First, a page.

Blog > Creating the Ultimate Lotus Exige V6

Creating the Ultimate Lotus Exige V6

Those who know me will know that when I start a project I put my absolute all into it. My Lotus is probably the best demonstration of this.  I have written about my Exige previously here, this new post is the continuation of the project and, hopefully, the near completion.

When you have a project car, I think you need to identify what you don’t like about the car, then find a solution which solves these problems.  An Exige is first and foremost about the driving experience, and as I’ve stated previously, there’s nothing wrong with the driving experience of a standard Exige V6.  In the previous blog entry, I felt that the experience could be enhanced though with the addition of the power, then upgrading the brakes and suspension to Nitron 1 way dampers.

I loved the car with these changes, but there were a few more mechanical things which I fancied changing.  The first change was to sell my Nitron 1 way dampers and buy Nitron 3 way dampers instead. The reason for this was that the 3 way dampers have more control and offer a much more refined ride which means you can carry more speed down a road without the fear that a bump could throw you off.

I then added a 60l Pro Alloy fuel tank, replacing the 38l tank which came as standard which had a quite laughable range. Jim, who works at my local Shell, has noticed I don’t visit quite as often now.

A lot of people are surprised by this, but no Exige comes with an Limited Slip Differential.  In fairness to Lotus, the traction control means most owners will never even realise, but as I’m sure some of you know, I rather like driving with traction control off, so the addition of a Quaiffe LSD was very welcome. My reason for going for Quaiffe was that they do an Automatic Torque Biasing LSD, which means that it’s smooth in normal driving and doesn’t need any maintenance.  I don’t race the car, so I don’t feel that a plated diff would have been worth the extra money and maintenance for me.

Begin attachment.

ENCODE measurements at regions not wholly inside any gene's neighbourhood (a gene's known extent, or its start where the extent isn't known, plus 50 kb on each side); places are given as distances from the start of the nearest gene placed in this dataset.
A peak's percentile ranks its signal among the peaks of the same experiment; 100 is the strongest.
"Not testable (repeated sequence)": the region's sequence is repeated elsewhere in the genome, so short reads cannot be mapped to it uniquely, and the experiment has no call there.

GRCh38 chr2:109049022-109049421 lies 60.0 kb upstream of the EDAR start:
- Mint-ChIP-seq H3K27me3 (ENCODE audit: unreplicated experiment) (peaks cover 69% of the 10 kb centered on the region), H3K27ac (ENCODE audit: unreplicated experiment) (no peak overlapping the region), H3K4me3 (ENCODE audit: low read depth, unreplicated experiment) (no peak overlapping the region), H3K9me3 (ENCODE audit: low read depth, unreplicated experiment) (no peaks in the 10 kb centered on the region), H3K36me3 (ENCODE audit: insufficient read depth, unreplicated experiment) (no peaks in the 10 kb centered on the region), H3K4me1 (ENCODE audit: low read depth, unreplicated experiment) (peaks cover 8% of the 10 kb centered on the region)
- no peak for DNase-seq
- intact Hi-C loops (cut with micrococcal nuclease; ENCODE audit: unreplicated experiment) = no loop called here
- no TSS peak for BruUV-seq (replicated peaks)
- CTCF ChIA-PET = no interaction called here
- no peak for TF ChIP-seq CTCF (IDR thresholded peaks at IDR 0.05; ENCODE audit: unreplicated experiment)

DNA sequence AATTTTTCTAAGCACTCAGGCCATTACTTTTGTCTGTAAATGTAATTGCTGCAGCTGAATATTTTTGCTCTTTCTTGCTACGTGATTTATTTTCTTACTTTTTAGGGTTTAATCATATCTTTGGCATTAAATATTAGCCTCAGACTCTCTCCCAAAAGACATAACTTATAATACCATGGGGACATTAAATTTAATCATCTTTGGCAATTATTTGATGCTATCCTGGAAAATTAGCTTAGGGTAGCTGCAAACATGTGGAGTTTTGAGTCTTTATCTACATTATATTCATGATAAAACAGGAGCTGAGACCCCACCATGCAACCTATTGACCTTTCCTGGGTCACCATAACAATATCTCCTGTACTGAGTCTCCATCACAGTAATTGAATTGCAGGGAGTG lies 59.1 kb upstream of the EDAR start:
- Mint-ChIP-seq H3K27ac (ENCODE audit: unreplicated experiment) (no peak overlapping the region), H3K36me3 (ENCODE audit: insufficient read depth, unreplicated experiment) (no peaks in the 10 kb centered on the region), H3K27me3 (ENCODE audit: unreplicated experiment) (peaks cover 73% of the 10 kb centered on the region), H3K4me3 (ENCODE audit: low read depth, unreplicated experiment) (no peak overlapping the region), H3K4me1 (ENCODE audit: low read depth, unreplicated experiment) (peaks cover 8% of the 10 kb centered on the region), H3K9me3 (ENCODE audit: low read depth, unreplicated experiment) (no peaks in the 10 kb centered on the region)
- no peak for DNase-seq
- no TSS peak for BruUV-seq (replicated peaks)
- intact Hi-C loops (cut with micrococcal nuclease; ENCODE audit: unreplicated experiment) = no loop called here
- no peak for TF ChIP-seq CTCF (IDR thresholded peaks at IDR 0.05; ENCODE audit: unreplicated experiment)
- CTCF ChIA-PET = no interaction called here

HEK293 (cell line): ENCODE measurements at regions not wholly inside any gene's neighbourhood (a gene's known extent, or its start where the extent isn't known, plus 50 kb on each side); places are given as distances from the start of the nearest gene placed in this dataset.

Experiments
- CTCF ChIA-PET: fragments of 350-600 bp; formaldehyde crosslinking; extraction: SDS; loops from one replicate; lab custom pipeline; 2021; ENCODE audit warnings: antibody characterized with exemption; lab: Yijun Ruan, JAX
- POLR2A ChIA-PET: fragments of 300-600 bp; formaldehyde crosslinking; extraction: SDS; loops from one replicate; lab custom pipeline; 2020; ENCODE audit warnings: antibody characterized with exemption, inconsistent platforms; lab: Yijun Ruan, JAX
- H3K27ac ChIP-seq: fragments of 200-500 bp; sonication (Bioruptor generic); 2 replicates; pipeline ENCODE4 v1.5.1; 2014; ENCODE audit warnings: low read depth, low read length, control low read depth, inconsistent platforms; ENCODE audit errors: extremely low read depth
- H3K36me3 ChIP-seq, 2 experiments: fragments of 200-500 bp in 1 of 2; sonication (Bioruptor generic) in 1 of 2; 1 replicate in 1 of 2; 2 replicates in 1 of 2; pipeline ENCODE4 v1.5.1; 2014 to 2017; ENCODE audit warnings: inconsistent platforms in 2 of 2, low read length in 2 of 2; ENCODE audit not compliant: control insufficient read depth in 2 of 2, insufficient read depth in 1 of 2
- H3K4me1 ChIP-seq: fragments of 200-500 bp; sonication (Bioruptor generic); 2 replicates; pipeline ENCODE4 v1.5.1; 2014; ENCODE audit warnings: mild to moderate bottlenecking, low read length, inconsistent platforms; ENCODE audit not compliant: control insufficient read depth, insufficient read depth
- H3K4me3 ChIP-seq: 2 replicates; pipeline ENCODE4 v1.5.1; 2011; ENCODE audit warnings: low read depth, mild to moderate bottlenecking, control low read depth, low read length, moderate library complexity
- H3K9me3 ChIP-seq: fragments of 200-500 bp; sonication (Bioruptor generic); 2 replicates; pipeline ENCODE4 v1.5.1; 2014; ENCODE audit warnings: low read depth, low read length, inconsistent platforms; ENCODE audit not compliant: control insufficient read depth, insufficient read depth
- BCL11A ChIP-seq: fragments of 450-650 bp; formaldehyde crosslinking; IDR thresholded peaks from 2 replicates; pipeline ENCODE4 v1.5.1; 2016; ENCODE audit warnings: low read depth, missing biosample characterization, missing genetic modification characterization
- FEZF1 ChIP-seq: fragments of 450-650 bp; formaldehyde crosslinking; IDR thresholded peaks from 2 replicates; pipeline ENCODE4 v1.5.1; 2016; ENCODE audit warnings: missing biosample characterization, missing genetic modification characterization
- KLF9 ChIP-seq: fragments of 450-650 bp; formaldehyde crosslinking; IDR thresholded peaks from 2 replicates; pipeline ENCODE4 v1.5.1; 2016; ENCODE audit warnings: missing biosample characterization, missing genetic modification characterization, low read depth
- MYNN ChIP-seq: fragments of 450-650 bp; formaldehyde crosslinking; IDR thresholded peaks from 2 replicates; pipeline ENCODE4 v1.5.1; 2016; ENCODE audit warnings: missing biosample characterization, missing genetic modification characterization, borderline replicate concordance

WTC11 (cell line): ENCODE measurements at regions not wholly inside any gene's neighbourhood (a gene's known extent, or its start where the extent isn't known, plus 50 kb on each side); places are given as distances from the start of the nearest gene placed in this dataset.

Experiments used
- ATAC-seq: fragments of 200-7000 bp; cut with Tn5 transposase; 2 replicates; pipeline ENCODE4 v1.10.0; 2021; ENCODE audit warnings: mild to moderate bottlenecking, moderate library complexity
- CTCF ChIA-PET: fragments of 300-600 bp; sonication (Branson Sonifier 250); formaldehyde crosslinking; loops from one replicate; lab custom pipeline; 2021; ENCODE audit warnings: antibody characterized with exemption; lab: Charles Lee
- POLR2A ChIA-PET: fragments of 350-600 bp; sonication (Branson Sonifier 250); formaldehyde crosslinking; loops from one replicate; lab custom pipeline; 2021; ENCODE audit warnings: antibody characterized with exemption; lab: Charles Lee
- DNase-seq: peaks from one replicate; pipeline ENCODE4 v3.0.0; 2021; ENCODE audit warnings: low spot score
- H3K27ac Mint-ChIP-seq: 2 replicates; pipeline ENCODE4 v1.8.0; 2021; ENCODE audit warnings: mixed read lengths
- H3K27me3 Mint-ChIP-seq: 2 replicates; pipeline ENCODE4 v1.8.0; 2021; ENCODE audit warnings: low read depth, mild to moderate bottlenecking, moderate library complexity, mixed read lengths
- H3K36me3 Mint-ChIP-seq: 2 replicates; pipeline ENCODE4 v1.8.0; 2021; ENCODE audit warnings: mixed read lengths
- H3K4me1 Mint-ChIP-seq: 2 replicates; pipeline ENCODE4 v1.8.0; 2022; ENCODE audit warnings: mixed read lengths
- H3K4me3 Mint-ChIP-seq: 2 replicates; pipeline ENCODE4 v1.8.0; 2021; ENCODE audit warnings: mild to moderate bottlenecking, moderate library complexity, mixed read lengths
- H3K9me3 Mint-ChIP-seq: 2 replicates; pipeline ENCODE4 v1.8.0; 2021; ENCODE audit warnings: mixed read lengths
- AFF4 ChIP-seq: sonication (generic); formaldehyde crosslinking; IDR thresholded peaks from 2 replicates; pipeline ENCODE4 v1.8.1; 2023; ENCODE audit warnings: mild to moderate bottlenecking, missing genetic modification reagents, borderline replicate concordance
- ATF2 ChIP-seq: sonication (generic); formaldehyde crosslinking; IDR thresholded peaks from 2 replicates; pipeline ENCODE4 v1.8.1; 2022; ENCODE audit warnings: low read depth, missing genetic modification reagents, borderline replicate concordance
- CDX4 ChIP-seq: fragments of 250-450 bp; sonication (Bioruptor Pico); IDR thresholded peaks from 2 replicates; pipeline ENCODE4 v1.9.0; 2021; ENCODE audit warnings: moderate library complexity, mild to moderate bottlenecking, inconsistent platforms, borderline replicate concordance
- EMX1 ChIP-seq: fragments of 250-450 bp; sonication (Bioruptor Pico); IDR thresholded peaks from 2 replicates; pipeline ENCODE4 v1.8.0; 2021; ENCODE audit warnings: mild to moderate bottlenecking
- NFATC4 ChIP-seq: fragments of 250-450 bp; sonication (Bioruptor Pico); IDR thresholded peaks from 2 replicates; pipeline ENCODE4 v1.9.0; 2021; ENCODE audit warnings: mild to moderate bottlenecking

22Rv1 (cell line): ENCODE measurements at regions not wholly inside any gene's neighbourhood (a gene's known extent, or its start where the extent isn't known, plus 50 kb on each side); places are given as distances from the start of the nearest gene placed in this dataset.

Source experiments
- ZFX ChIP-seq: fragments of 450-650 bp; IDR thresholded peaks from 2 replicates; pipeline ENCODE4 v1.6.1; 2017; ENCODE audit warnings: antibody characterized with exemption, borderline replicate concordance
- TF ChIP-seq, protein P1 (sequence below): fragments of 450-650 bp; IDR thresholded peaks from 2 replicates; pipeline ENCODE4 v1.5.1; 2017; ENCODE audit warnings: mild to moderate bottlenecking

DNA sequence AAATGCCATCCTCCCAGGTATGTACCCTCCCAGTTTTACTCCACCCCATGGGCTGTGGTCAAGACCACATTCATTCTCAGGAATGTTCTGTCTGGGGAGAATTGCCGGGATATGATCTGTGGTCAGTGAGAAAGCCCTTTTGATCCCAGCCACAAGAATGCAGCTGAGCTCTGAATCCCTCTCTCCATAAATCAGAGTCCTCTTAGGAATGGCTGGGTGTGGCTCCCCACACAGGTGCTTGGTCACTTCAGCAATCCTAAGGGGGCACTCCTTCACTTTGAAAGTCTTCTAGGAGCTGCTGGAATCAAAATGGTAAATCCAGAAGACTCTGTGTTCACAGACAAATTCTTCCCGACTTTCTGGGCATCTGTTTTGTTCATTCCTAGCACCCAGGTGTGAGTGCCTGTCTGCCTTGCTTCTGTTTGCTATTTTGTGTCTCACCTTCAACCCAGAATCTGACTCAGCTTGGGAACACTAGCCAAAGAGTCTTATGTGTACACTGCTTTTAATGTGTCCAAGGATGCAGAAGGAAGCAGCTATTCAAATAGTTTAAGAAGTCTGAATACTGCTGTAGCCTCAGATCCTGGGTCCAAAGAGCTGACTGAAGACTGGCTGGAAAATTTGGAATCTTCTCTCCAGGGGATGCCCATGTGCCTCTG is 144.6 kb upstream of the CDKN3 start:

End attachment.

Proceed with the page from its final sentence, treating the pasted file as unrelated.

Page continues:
An added benefit of adding an LSD is that the car will now DRIFT!

So with the mechanical bits of the car all addressed, it was time to start the next part of the project which has been very rewarding.  This part of the project didn’t cost huge amounts of money, but it did take a huge amount of time.

I’d never been happy with the horrible plastic clad interior. There are a few nice bits, like the door cards and the gear shift surround, but the rest of it didn’t make the car feel very special. So I had to address every part of what I didn’t like and come up with a solution. Here is the starting point, I’ll then go through all the “problems” and explain how I “fixed” them.

The starting point was the idea to get rid of the silver visible inside the car, and the solution to this was a nice solution for a few reasons. I decided to fully carpet the interior, and this allowed me the opportunity to add a bit of sound proofing while I was at it.  I know it’s sacrilege to add weight in an Exige, but overall the weight is down, and due to a little hearing damage, a bit of sound proofing is a good idea I think.

For the steering wheel, I decided to keep the factory steering wheel as I like the OEM look of it, but get it painted black, then get it re trimmed in alcantara with a yellow line in the top which ties into the back and yellow theme in the car.   For the gear knob, handbrake and footrest they were anodised in black, then I added yellow paint to the script on the gear knob so you can clearly see them.

My approach was that I wanted every single detail to be perfect, so for the heater controls I addressed a fundamental flaw that always used to annoy me, and it had quite a simple solution.  The heater controls had a very small dot to signify the direction they’re pointing in, and it wasn’t even illuminated.  At night it was pure guess work which direction they were pointing, so a friend kindly machined the side edges off them, which meant you could feel which direction they’re pointing.  To match the no silver theme, I then got them painted black. The reason I got them painted instead of anodised is that it meant that the edges were a bit more rounded and wouldn’t show any filing marks.  The surround was then painted in liquid yellow to match the exterior of the car.